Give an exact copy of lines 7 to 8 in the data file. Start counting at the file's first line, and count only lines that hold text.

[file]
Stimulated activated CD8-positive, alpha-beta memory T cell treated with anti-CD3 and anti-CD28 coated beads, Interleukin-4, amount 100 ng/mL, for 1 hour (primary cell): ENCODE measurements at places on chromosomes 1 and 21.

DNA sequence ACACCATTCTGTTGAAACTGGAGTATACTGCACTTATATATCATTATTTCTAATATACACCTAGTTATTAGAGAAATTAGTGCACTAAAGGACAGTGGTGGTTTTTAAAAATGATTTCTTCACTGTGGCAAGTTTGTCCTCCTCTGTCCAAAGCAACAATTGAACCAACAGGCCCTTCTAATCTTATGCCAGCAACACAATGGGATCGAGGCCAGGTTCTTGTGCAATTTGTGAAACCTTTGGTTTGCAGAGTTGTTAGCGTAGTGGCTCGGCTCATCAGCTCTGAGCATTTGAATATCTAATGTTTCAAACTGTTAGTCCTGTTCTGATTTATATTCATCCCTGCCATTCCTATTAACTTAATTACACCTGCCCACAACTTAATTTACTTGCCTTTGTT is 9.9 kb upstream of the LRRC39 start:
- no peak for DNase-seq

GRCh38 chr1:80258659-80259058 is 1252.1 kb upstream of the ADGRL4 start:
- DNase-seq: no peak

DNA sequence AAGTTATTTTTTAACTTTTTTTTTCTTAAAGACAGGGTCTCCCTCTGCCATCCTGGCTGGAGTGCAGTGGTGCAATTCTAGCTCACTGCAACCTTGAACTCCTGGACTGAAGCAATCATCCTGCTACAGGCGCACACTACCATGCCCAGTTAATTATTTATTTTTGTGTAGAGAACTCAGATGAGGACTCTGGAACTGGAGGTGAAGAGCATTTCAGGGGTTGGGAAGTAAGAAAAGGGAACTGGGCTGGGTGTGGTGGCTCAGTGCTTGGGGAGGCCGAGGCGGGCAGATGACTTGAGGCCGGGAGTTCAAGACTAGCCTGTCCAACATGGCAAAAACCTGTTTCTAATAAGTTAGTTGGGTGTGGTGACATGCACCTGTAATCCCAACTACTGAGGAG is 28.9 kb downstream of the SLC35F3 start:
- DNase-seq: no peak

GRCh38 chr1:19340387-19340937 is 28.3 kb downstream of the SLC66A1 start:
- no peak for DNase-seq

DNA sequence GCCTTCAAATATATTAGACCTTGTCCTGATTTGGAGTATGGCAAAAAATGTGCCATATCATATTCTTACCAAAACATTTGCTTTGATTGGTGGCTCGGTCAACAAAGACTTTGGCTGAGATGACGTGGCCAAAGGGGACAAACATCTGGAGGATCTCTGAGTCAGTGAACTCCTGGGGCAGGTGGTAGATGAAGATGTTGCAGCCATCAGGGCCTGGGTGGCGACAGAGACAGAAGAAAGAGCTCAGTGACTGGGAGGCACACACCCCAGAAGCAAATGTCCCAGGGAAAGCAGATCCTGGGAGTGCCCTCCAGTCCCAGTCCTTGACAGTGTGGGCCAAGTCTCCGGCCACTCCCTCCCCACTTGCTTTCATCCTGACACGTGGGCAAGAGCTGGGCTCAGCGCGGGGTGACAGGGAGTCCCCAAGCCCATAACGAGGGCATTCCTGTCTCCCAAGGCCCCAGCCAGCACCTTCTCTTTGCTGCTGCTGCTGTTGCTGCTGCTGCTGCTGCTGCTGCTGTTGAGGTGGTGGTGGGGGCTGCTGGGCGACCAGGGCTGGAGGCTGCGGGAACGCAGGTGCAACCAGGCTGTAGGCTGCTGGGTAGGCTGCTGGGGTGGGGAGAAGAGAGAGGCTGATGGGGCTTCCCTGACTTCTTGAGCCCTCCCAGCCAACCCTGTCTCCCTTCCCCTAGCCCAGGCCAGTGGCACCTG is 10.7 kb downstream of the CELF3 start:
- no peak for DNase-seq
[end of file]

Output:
- DNase-seq: no peak

GRCh38 chr1:19340387-19340937 is 28.3 kb downstream of the SLC66A1 start: